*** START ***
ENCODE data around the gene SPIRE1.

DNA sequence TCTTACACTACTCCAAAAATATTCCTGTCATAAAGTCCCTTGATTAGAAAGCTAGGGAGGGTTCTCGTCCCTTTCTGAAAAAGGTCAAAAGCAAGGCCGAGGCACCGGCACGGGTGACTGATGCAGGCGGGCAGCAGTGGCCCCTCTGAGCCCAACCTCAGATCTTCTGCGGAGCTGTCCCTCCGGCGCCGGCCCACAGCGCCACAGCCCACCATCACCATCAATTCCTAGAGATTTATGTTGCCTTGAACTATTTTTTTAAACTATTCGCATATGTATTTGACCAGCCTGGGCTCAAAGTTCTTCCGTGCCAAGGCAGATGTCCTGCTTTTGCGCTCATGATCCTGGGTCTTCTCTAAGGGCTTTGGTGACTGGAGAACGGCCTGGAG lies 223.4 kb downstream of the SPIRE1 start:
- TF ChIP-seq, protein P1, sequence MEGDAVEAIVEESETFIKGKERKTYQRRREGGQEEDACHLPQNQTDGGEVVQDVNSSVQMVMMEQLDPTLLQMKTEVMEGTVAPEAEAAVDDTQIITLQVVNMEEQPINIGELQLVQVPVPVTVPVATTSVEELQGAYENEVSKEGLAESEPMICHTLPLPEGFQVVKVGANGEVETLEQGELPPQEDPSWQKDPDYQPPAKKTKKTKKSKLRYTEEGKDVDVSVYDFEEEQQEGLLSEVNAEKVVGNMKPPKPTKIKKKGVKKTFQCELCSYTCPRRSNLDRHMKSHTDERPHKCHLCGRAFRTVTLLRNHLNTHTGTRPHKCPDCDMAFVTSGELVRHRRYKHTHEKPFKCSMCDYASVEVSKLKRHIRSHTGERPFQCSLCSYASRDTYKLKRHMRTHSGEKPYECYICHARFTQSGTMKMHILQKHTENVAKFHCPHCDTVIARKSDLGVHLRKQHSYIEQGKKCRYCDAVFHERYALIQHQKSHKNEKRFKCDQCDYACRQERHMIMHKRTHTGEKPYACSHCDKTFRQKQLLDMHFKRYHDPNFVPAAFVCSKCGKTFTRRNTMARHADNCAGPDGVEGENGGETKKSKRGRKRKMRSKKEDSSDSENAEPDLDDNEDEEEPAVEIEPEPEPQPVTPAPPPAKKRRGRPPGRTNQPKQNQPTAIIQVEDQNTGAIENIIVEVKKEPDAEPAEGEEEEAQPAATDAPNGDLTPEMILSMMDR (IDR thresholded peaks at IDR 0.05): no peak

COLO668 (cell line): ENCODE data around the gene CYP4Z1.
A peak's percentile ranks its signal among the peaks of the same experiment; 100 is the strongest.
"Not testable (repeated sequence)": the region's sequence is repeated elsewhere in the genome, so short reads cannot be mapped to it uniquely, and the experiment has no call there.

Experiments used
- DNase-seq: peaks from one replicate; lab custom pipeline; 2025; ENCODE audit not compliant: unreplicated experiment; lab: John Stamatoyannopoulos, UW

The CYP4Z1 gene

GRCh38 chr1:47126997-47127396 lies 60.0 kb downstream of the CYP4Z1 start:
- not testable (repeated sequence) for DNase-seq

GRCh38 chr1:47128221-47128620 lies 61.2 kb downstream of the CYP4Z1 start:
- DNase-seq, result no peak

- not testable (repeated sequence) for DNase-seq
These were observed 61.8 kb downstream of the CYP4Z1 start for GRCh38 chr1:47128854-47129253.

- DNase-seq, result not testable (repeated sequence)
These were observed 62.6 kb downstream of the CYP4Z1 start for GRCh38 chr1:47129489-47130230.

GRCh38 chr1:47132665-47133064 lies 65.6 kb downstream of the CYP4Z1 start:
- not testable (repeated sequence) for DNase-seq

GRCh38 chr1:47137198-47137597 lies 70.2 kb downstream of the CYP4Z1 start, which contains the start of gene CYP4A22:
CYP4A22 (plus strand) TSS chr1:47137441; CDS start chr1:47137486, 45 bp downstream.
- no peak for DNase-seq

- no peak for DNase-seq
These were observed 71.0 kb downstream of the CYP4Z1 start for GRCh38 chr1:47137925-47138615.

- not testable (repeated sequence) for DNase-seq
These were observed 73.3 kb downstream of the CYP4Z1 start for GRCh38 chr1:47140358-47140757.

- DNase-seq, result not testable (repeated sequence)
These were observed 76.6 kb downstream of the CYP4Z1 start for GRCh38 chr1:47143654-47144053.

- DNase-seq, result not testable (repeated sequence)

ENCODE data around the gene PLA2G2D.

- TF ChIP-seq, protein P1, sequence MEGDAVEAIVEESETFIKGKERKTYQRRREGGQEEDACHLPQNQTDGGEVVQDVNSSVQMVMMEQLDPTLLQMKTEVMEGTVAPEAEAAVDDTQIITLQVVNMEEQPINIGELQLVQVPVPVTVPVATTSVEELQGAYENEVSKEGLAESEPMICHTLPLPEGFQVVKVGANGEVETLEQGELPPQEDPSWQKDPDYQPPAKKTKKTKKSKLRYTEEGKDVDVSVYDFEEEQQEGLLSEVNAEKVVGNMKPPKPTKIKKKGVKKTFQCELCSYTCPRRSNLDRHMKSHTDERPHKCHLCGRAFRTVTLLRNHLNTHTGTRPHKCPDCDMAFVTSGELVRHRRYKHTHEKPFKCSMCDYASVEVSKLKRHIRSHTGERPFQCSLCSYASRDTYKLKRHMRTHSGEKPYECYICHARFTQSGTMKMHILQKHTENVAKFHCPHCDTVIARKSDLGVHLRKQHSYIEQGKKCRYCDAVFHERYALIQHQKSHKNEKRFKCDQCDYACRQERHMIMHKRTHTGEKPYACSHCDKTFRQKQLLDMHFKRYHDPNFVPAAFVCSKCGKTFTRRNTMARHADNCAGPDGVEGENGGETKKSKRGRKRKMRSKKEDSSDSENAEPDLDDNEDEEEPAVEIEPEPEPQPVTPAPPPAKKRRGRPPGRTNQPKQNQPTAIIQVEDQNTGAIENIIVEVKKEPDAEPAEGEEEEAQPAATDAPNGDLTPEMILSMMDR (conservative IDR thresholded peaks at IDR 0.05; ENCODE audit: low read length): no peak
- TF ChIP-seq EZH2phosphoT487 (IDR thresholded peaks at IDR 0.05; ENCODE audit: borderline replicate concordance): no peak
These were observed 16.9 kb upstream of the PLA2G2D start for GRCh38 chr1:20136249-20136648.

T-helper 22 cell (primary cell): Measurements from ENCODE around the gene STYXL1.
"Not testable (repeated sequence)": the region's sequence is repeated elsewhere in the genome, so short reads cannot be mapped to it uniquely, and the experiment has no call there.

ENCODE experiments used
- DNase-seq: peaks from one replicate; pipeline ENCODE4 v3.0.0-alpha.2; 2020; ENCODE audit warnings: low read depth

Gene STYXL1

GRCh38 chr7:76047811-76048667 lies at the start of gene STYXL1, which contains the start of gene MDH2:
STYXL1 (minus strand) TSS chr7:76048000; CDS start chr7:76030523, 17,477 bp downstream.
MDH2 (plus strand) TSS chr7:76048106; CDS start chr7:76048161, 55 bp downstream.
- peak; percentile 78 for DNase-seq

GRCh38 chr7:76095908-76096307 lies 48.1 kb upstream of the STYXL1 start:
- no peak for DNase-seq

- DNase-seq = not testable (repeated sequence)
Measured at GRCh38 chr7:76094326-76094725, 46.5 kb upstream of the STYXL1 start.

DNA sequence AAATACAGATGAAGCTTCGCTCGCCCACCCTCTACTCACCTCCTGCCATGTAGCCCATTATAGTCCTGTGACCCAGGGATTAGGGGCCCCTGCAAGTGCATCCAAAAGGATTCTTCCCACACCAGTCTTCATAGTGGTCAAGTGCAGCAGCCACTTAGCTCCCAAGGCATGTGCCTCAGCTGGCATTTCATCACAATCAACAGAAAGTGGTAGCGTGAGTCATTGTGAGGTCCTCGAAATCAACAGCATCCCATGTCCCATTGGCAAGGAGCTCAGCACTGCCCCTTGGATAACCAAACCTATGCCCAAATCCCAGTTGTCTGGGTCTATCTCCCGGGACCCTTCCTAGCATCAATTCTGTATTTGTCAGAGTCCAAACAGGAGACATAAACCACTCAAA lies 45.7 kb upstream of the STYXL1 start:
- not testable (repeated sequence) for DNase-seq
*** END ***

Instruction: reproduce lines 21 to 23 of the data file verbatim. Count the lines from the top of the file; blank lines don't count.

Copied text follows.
CYP4A22 (plus strand) TSS chr1:47137441; CDS start chr1:47137486, 45 bp downstream.
- no peak for DNase-seq

- no peak for DNase-seq